I bought one of these about a year ago, set the jumper for 5v. I don't recall that there was a warning at that time. This week the unit stopped working. I ordered a new one, and when I was installing it there was the following warning in the hookup guide:
"Danger! Adding a solder jumper will bypass the 3.3V voltage regulator, you will be powering the board at 5V. While most of the components on the board can handle 5V, the 16MHz crystal oscillator is not. It can only handle 3.3V. You would need to find a way to cut the trace connecting to the 16MHz and 3.3V voltage regulator in order to reroute 3.3V to the 16MHz crystal oscillator's circuit. ".
I assume that is why my board failed. Given that there are no instructions as to how to cut & reroute the traces, am I correct in assuming that this board cannot operate with 5v after all? Can I get a replacement for the one that failed? Thanks
I am super impressed by the MiniGen! I was able to use the hookup guide, a 5V arduino nano, and libraries to get up and running in about 15 mins!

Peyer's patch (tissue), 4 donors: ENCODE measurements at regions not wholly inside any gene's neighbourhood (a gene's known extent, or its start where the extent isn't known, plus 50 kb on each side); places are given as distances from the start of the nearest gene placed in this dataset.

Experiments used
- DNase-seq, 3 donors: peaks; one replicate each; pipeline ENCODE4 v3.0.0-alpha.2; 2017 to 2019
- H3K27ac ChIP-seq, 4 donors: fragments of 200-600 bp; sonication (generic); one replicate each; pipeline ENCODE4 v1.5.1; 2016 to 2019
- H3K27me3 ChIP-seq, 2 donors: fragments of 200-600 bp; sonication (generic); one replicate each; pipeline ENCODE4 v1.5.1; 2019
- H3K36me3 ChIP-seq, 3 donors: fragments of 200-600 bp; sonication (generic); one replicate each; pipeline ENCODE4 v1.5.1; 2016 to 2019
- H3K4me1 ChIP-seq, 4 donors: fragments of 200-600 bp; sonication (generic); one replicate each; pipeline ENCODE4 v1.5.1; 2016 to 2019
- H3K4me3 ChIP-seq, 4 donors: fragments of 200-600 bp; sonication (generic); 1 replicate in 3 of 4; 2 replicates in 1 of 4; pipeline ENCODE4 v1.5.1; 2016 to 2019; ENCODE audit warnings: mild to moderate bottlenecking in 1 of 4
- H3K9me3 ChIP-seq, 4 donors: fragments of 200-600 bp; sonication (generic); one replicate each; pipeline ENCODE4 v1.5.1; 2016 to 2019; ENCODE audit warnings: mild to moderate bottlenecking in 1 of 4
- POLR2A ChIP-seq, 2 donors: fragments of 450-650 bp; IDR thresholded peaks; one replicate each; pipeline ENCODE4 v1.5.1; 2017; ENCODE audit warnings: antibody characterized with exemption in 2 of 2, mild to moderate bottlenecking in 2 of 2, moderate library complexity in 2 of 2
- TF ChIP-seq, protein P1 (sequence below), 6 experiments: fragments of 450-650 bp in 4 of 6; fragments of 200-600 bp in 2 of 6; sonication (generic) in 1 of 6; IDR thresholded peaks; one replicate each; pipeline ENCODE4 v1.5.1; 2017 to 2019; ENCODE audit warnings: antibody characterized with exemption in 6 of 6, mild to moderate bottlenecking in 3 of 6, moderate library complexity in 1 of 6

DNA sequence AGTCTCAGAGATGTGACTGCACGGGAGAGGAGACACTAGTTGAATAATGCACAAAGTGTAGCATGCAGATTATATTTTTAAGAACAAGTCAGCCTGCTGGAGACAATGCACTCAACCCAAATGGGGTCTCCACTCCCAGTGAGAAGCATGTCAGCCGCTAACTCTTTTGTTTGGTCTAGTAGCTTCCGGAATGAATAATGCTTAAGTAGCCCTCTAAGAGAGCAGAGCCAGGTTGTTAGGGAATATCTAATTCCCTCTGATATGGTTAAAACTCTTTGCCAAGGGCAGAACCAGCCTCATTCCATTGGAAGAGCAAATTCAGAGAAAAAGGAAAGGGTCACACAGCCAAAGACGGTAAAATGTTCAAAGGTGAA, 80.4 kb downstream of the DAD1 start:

The voltage info in the datasheet wasn't specific, so I measured with an oscope. The board output is 1.16Vpk-pk, 1.84Vmin, 3.00Vmax. The AD9837 output is 0.664Vpk-pk, 0.048Vmin, 0.712Vmax
I used an Arduino Uno R3 to drive this (not the pro-mini as in the docs). Basically, put a blob of solder over the 5V-3.3V jumpers on the board (to be able to run it at 5V), then (Fsync,SCA,SCLK) on the MiniGen to (10,11,13) on the Arduino (and +5V/GND to power the board), and the library and stock example worked on the first try. I initially hooked the two outputs of the MiniGen to an oscilloscope and the frequency, as set in the library was dead-on. A 1V p-p sine wave, at the proper frequency riding on a DC offset of about 4 volts.
I wish there was a library call for muting the output, but oh well. The board is awesome. Can't believe it'll go up to 3MHz or so.